Defining parenthood is far less simple than it used to be.
That fact was made abundantly clear by the California Supreme
Court's ruling this week in three cases involving reproductive
technology and lesbian relationships.
In California, the landmark decisions - which granted full
parenthood to former partners despite the absence of legal adoption
or, in two of the cases, a biological connection - have made the
terrain a little clearer and solidified the direction in which many
courts are moving: conferring the rights and responsibilities of
parenthood based on intent and psychology rather than biology,
adoption, or marriage.
But as the decisions have been lauded and decried across the
country, they've also underlined the vastly different patchwork of
how states handle the often-murky relationships at the nexus of
reproductive technology and shifting family structures.
"I regard these three decisions as unprecedented because they go
so far toward protecting children without regard to marital status
or biology or gender of the parent, but at the same time they're not
unique," says Joan Hollinger, an adoption and parentage law expert
at the University of California in Berkeley. "They're part of the
quest on the part of so many states to figure out how to define
parentage when sex is separated from reproduction."
At least nine states officially allow second-parent adoption -
often sought by gay couples - and several confer visitation rights
or have ordered child support from nonbiological or nonadoptive
But the California cases are the first in which such individuals
have been declared full legal parents, with the rights of, say,
inheritance or social-security benefits.
The rulings also affect heterosexual couples who use reproductive
technology but this week, much of the reaction has focused on the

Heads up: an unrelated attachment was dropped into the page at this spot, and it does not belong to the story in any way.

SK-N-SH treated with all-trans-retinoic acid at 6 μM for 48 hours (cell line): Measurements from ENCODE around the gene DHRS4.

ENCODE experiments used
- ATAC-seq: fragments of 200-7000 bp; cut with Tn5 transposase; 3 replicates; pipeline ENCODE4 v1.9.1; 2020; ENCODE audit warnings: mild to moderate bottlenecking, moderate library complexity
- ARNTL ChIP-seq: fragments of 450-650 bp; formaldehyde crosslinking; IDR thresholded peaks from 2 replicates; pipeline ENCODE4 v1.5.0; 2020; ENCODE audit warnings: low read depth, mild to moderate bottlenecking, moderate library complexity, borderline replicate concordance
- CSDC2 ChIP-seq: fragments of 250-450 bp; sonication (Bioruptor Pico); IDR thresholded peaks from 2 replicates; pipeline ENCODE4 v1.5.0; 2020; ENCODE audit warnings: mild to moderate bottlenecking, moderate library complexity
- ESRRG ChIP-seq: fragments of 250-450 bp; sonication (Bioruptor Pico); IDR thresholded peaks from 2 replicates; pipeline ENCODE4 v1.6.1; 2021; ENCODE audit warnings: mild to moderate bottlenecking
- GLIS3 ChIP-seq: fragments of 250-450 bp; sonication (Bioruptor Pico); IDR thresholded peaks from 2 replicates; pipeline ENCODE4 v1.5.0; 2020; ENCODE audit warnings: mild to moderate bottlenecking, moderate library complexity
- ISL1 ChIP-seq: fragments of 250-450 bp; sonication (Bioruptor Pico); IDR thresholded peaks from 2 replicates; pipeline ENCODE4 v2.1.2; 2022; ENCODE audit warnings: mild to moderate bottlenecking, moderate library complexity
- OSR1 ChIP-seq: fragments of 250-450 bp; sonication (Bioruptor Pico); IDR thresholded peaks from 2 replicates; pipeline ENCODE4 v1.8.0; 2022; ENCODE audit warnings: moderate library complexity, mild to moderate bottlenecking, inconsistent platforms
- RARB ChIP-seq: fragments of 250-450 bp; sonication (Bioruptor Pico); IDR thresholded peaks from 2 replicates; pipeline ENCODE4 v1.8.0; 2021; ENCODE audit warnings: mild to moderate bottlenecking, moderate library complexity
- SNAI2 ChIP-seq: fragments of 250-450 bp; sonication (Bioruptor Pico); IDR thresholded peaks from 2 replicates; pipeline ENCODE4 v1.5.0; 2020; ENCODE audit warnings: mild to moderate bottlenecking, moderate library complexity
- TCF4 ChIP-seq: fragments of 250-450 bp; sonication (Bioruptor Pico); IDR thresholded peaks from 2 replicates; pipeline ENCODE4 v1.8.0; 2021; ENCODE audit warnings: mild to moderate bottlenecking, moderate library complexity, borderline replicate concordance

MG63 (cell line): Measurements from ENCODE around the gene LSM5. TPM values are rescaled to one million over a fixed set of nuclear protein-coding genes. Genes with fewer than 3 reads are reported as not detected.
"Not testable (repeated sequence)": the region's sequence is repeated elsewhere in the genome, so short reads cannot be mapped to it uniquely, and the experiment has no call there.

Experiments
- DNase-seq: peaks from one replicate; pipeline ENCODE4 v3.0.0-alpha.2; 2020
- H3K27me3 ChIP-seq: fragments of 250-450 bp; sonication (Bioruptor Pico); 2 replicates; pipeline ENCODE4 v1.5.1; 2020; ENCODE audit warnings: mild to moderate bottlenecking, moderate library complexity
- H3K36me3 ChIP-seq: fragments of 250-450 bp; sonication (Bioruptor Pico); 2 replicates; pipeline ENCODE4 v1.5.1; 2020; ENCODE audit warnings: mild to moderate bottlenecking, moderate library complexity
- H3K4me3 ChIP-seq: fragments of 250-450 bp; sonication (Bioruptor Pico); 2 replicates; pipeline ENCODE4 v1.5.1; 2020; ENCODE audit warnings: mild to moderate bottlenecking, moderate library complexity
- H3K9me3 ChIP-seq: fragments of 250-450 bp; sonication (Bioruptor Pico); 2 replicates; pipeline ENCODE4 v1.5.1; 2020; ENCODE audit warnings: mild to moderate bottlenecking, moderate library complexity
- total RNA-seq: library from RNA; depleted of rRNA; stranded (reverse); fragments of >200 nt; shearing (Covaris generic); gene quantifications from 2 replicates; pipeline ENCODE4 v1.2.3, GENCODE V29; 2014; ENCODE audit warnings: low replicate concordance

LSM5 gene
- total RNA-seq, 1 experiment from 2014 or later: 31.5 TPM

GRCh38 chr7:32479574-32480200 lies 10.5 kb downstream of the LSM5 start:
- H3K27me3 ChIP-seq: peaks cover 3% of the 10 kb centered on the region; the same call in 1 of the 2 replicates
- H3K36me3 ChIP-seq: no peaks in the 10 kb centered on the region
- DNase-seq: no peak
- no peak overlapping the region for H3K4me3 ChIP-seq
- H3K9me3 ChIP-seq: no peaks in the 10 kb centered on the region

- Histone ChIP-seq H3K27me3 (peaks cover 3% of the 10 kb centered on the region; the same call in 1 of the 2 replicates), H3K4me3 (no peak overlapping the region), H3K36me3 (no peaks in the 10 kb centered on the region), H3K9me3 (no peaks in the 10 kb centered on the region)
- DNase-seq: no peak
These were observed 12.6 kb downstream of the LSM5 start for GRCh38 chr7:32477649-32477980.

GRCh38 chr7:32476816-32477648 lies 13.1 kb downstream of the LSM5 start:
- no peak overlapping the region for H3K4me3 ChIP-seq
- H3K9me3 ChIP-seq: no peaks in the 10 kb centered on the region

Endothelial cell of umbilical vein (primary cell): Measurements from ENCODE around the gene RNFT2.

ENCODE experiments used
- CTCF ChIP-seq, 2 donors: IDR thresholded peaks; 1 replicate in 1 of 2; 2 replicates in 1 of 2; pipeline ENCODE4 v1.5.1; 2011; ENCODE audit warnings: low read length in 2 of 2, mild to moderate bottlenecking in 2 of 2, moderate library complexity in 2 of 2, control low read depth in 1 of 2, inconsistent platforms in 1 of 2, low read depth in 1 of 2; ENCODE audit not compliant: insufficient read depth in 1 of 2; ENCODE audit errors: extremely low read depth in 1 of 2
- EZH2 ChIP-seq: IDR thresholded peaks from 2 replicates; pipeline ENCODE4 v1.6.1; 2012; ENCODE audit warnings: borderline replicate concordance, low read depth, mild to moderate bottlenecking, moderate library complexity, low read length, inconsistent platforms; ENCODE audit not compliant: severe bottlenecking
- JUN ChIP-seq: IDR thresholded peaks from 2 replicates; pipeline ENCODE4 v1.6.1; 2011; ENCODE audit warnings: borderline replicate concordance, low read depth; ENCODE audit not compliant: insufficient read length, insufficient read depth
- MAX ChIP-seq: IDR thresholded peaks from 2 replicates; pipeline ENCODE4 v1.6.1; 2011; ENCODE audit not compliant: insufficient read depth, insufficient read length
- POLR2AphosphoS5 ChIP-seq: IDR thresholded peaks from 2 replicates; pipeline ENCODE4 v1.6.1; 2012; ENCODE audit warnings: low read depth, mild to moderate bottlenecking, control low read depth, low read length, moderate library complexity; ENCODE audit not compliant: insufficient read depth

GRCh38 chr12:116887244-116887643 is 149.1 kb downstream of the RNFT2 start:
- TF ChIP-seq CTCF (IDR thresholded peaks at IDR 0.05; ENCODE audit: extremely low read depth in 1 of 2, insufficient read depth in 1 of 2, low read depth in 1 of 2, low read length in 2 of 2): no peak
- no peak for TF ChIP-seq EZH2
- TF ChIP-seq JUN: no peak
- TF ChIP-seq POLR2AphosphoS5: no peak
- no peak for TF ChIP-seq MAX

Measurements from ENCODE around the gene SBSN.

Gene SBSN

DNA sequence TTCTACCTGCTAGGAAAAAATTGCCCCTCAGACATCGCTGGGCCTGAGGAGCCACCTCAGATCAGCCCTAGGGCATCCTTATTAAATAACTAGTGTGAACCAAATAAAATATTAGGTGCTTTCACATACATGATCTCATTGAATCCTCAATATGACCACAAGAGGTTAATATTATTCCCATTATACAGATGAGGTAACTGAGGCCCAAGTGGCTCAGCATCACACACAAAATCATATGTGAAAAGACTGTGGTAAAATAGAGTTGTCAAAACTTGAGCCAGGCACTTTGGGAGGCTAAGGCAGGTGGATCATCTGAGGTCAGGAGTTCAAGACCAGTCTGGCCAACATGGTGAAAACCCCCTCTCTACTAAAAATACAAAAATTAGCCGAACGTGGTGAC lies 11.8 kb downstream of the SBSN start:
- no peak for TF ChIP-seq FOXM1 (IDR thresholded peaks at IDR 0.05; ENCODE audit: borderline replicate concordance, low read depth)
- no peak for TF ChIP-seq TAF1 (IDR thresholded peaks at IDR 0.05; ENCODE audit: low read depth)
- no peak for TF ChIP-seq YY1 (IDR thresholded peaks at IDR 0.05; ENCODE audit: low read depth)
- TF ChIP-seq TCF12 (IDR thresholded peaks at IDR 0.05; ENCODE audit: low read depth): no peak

court's statement that "We perceive no reason why both parents of a
child cannot be women."
"Same-sex couples are now able to procreate and have children,
and the law has to catch up with that reality," says Shannon Minter,
legal director of the National Center for Lesbian Rights. Like many
gay-rights advocates, he applauded the decision for recognizing
parental bonds outside of gender or marital status.
The three decisions, while all involving reproductive technology,
addressed very different situations. In one, a woman was ordered to
pay child support for the biological children of her former lesbian
partner, who has relied on welfare since the two split up.
In the second, a woman who years earlier had gotten a court order
- and birth certificate - declaring both herself and her partner to
be parents, was told she could not terminate her former partner's
Perhaps the most unusual case involved a couple in which one
woman donated an egg to her partner, who bore the twin children. At
the time of donation the woman, whose initials are K. M., signed a
form giving up parental rights, although both women cared for the
twins for six years.
Two dissenting judges in that opinion noted that ignoring the
release form might hold implications for other sperm and egg donors
who sign waivers believing they've relinquished their obligations. …